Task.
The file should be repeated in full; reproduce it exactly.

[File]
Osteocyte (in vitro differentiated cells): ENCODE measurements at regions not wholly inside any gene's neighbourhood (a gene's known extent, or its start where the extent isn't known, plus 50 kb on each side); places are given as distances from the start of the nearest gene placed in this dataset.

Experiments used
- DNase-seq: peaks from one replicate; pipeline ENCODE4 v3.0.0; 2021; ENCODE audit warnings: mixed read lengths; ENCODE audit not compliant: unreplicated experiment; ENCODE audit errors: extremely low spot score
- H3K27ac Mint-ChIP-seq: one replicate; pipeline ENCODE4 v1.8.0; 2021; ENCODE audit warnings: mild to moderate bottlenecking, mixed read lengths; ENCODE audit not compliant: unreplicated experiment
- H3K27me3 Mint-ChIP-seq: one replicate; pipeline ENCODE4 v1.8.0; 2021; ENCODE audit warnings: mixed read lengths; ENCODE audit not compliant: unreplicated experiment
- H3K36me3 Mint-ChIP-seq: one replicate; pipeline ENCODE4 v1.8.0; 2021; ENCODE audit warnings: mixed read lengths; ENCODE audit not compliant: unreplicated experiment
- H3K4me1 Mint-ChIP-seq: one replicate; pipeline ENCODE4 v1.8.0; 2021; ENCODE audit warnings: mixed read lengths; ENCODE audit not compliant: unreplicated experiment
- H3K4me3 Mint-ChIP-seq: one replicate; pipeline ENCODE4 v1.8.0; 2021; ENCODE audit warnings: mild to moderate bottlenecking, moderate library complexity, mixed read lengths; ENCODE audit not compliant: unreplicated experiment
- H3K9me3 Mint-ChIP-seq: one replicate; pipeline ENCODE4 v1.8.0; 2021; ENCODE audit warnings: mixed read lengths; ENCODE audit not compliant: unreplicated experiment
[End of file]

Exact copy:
Osteocyte (in vitro differentiated cells): ENCODE measurements at regions not wholly inside any gene's neighbourhood (a gene's known extent, or its start where the extent isn't known, plus 50 kb on each side); places are given as distances from the start of the nearest gene placed in this dataset.

Experiments used
- DNase-seq: peaks from one replicate; pipeline ENCODE4 v3.0.0; 2021; ENCODE audit warnings: mixed read lengths; ENCODE audit not compliant: unreplicated experiment; ENCODE audit errors: extremely low spot score
- H3K27ac Mint-ChIP-seq: one replicate; pipeline ENCODE4 v1.8.0; 2021; ENCODE audit warnings: mild to moderate bottlenecking, mixed read lengths; ENCODE audit not compliant: unreplicated experiment
- H3K27me3 Mint-ChIP-seq: one replicate; pipeline ENCODE4 v1.8.0; 2021; ENCODE audit warnings: mixed read lengths; ENCODE audit not compliant: unreplicated experiment
- H3K36me3 Mint-ChIP-seq: one replicate; pipeline ENCODE4 v1.8.0; 2021; ENCODE audit warnings: mixed read lengths; ENCODE audit not compliant: unreplicated experiment
- H3K4me1 Mint-ChIP-seq: one replicate; pipeline ENCODE4 v1.8.0; 2021; ENCODE audit warnings: mixed read lengths; ENCODE audit not compliant: unreplicated experiment
- H3K4me3 Mint-ChIP-seq: one replicate; pipeline ENCODE4 v1.8.0; 2021; ENCODE audit warnings: mild to moderate bottlenecking, moderate library complexity, mixed read lengths; ENCODE audit not compliant: unreplicated experiment
- H3K9me3 Mint-ChIP-seq: one replicate; pipeline ENCODE4 v1.8.0; 2021; ENCODE audit warnings: mixed read lengths; ENCODE audit not compliant: unreplicated experiment